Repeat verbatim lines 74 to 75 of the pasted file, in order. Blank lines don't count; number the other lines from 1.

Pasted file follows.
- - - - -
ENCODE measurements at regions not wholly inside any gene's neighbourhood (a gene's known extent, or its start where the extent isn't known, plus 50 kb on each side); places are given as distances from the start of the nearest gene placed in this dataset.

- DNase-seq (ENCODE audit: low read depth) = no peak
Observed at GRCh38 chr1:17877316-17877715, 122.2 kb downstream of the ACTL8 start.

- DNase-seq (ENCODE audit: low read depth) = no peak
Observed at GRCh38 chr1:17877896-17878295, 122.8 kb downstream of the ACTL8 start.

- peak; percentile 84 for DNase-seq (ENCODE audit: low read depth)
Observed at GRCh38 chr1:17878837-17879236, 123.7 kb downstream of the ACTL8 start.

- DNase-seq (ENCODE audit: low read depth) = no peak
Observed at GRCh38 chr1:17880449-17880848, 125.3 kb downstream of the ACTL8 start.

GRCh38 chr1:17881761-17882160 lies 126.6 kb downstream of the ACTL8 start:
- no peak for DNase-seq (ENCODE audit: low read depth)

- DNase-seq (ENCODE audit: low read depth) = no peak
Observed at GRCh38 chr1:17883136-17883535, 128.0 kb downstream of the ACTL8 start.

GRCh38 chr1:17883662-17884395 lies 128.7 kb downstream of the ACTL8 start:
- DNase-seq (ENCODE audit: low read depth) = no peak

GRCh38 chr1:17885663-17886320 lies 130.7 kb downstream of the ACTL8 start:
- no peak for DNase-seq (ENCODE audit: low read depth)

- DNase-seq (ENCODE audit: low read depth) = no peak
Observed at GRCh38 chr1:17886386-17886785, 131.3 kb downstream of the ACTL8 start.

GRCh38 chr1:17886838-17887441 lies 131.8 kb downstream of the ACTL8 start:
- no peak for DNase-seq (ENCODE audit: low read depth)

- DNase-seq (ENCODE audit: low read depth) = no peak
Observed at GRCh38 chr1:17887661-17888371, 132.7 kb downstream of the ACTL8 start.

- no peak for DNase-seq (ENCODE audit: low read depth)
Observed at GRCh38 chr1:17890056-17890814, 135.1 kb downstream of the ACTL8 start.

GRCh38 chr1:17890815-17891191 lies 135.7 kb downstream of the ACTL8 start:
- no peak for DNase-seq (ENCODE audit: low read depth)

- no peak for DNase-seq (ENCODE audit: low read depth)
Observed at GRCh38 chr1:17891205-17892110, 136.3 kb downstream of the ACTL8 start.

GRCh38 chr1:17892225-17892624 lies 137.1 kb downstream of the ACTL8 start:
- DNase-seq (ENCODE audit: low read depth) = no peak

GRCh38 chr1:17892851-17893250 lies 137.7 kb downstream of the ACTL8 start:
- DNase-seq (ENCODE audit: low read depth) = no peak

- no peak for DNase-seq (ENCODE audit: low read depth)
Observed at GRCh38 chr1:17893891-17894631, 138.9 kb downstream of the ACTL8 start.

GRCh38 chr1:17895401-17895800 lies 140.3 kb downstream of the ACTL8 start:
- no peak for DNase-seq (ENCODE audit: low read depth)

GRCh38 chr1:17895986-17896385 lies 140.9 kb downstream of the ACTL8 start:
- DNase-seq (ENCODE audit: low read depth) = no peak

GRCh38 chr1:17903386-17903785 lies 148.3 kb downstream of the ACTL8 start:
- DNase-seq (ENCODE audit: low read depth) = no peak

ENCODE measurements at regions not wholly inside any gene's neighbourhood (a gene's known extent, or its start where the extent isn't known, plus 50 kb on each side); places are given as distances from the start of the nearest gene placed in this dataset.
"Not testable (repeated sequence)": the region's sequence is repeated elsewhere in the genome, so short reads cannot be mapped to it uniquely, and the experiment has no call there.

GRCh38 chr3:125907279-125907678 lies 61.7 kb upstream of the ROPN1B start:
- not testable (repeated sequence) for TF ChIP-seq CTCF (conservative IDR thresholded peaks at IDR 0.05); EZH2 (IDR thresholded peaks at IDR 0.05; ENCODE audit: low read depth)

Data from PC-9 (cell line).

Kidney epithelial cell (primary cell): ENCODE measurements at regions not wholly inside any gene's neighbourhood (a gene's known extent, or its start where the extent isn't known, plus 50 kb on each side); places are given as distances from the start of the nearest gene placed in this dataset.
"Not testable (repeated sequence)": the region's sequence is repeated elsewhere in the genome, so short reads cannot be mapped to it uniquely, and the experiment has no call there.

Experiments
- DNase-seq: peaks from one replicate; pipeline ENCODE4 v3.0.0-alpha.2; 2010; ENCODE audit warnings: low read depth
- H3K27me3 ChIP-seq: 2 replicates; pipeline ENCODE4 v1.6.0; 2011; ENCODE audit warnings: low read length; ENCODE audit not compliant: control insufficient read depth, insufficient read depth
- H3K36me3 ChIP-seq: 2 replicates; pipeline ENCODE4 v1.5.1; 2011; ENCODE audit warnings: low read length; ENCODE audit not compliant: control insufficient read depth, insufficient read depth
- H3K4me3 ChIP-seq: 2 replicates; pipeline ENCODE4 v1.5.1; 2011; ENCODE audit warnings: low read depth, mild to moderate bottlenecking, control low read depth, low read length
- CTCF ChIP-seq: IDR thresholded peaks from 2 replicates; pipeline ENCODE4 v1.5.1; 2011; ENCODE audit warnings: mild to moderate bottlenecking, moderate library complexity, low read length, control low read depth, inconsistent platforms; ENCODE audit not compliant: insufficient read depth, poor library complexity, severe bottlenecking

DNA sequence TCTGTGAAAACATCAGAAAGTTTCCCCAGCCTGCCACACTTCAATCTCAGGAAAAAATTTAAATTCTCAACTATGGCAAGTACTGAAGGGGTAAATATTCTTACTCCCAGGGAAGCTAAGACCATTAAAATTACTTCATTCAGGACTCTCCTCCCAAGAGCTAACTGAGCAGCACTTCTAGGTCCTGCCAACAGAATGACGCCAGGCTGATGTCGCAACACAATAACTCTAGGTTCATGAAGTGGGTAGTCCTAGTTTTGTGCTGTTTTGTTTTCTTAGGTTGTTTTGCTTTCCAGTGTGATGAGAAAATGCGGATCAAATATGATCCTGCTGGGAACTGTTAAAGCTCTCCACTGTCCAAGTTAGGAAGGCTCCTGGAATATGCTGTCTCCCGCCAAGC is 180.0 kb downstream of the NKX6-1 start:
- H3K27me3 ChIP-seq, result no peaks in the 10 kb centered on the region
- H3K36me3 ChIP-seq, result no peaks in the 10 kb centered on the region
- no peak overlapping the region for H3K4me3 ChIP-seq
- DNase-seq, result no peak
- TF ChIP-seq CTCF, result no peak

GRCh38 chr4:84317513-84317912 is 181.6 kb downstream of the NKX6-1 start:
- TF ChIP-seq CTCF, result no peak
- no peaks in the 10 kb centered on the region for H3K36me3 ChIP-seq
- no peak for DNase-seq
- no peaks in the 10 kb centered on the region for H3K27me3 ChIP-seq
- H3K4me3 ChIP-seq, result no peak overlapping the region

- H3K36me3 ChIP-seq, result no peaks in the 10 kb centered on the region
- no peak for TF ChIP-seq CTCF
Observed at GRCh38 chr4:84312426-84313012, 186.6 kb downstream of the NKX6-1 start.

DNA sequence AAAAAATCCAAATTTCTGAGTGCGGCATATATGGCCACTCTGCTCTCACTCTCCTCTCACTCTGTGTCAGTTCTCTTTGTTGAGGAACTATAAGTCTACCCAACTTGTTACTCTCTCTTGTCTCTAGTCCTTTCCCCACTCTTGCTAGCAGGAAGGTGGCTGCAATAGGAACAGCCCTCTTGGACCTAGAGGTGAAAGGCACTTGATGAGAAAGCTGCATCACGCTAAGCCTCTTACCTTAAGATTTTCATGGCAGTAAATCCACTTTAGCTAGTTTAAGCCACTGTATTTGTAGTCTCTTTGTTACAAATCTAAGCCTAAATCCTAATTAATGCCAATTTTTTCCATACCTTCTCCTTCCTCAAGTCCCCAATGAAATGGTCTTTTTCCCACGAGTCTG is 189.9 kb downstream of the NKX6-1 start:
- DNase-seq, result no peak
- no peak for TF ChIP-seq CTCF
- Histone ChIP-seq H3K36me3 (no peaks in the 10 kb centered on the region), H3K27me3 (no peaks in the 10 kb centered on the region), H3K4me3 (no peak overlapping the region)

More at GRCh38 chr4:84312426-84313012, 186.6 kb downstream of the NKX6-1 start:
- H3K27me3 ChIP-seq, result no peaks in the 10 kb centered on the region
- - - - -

More at GRCh38 chr4:84312426-84313012, 186.6 kb downstream of the NKX6-1 start:
- H3K27me3 ChIP-seq, result no peaks in the 10 kb centered on the region